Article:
Long Beach criminal attorney, Matthew Kaestner, has been trying felony cases to juries for over 30 years. His vast vast experience handling criminal includes cases from simple possession of drugs to special circumstance murder. In the past 30 years, Mr. Kaestner has built a reputation for the meticulous preparation and tenacious defense of every felony case he takes. For questions about any felony case, call Mr. Kaestner directly at (562) 437-0200.
A felony is a crime that can carry more than one year in the county jail or a sentence of more than a year in a state prison. A misdemeanor, can carry no more than one year in county jail. Felonies range from crimes such as possession for sale of narcotics, any theft crime with a loss greater than $950, robbery, homicide, domestic violence, drunk driving with 3 or more priors, and others.
Although many persons who are arrested for a felony offense don’t go to the state prison, a felony conviction can have devastating long term implications. Whenever someone has been arrested or accused of a felony charge it is imperative that they not agree to a police interview and seek a criminal law specialist immediately.
Most felony arrests result in a criminal law case being filed by the District Attorney in the jurisdiction where the crime allegedly occurred. Felonies range from crimes such as possession for sale of narcotics, any theft crime with a loss of over $950, domestic violence, robbery, homicide, drunk driving with 3 priors, and others. Felonies can carry from a maximum jail sentence of 3 years or more. Murder can still can carry a sentence of life without parole or death. At the arraignment, the accused citizen is advised of the charges against him, provided a copy of the police reports, and enters a plea of not guilty.
It is at this time, if the person has not yet bailed out, that the court will set bail or possibly a release without the posting of bail. This can be a critical stage where it is very important to have an experienced attorney argue for reduced bail and oppose any request to raise bail by the prosecutor.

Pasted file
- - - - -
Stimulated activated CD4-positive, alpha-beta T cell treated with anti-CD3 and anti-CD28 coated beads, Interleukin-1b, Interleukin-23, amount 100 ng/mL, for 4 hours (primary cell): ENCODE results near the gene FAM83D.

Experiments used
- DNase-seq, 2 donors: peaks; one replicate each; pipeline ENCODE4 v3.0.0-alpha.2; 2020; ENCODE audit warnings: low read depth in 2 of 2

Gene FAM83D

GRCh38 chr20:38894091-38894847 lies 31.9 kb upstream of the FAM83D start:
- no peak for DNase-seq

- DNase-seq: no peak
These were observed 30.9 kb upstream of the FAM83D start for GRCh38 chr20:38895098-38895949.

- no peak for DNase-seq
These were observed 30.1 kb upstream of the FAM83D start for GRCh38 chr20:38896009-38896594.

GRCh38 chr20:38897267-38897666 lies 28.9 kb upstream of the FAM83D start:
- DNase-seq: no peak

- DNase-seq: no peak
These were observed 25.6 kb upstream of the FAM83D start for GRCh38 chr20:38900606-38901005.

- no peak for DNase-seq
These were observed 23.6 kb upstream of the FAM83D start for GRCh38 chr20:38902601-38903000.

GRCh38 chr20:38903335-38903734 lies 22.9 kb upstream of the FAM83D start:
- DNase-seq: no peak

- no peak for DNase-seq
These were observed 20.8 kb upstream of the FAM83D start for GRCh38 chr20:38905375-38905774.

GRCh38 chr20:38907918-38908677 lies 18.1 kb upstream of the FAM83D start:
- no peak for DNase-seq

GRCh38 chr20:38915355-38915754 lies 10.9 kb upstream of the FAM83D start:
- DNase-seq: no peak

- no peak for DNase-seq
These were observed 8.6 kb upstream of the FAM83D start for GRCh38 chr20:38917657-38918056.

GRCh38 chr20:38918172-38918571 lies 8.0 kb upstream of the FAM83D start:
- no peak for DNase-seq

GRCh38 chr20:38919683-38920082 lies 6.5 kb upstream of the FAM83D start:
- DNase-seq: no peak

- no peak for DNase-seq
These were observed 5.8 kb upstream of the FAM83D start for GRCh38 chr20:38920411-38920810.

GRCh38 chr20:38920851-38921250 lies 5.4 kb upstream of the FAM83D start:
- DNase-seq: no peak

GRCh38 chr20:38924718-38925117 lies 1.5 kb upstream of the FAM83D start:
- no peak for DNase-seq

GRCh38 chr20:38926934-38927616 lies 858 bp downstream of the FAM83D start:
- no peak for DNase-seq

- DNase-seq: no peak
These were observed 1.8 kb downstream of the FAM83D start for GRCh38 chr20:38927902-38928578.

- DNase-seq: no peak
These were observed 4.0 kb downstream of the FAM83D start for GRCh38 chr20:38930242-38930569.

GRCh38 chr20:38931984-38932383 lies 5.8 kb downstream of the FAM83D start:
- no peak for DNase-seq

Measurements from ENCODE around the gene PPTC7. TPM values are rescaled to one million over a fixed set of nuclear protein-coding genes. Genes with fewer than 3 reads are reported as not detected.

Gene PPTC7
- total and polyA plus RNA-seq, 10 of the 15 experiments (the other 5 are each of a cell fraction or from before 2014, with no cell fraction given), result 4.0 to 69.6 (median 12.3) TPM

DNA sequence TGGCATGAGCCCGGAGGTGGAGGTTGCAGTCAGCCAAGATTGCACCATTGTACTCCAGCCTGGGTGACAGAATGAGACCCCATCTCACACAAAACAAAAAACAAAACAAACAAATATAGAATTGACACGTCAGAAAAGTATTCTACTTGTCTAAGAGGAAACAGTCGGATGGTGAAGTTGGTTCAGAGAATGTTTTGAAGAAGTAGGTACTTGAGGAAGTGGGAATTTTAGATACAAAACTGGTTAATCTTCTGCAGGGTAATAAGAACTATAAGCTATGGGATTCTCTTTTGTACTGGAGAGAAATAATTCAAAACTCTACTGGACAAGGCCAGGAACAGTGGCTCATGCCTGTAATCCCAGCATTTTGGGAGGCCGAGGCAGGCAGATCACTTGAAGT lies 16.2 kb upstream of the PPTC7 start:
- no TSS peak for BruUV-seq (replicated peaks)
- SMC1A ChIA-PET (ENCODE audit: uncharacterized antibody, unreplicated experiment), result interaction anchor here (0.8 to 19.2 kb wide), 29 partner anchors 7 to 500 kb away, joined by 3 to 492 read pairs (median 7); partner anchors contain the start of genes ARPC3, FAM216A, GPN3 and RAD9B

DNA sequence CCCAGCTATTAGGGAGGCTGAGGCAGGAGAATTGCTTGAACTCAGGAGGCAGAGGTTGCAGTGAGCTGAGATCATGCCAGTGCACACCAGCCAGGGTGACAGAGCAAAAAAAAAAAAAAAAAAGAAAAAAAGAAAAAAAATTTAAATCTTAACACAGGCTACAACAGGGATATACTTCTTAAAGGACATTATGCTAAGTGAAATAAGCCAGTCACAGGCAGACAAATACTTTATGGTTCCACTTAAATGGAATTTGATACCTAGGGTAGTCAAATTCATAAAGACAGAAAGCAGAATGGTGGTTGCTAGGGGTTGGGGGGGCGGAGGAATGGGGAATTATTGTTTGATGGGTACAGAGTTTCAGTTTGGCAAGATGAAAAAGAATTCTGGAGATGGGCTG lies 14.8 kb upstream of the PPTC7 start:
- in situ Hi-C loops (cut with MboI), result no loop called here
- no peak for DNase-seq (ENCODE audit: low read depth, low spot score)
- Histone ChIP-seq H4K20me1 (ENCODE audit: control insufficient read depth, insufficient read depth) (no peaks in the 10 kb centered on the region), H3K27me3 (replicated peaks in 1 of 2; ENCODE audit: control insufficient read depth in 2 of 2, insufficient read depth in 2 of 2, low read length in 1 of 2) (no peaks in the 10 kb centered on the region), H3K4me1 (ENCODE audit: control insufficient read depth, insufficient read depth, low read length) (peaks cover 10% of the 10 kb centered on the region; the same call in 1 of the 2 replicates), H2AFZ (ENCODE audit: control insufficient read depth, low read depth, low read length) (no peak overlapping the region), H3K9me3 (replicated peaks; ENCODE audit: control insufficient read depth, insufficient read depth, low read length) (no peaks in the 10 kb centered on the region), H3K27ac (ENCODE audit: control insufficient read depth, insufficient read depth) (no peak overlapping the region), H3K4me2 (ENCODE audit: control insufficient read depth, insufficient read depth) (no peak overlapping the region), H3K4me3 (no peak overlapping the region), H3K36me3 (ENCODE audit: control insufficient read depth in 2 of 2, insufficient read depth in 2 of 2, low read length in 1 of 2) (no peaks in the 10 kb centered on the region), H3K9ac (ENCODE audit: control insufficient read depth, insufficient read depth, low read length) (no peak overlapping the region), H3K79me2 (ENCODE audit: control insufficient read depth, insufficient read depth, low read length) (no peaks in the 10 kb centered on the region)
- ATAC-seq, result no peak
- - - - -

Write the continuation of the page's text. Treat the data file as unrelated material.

Also at the arraignment, the matter is set for a "preliminary hearing" before a judge, within ten court days of the arraignment. At the preliminary hearing a judge listens to witnesses presented by the government. The prosecutor attempts to establish that there is some factual basis to the charges. If the judge finds "probable cause" that the accused committed a felony, the matter is sent to a trial court. The judge can also dismiss the case if the judge finds no probable cause. At the preliminary hearing the defense attorney can cross-examine the prosecution’s witnesses to expose weaknesses in the case.
If the judge finds probable cause at the preliminary hearing, the accused is ordered to stand trial and is sent to a trial court where a second arraignment occurs. An accused has a right to a trial within sixty days of the arraignment in the trial court. Within that sixty days there are one or more pre-trial hearings to settle legal issues and work out a plea bargain if possible. If the case is not settled the matter goes to trial. On a felony case, the accused is entitled to be present and have his attorney present at all times including trial. At the trial, the defense attorney challenges the evidence put on by the prosecution and puts on any "affirmative defense" that is available including alibi, self defense, etc.
On a felony case, as in all criminal law cases, a jury of 12 persons must reach a unanimous decision. A guilty verdict can only be based on proof beyond a reasonable doubt.
Long Beach Criminal Law Specialist Matthew G. Kaestner has been handling felony cases and winning felony cases at trial for over 30 years. He has successfully handled virtually every type of felony charge you might find yourself or a loved one charged with. He is an expert trial attorney and expert negotiator. For any question about a felony case call Mr. Kaestner directly at (562) 437-0200.
Matt Kaestner Attorney. This website is designed for informational use only and the information presented on this website should not be construed to be formal legal advice nor the formation of an attorney/client relationship.
For more information about the Law Office of Matthew Kaestner visit his site at www.lbcrimlaw.com.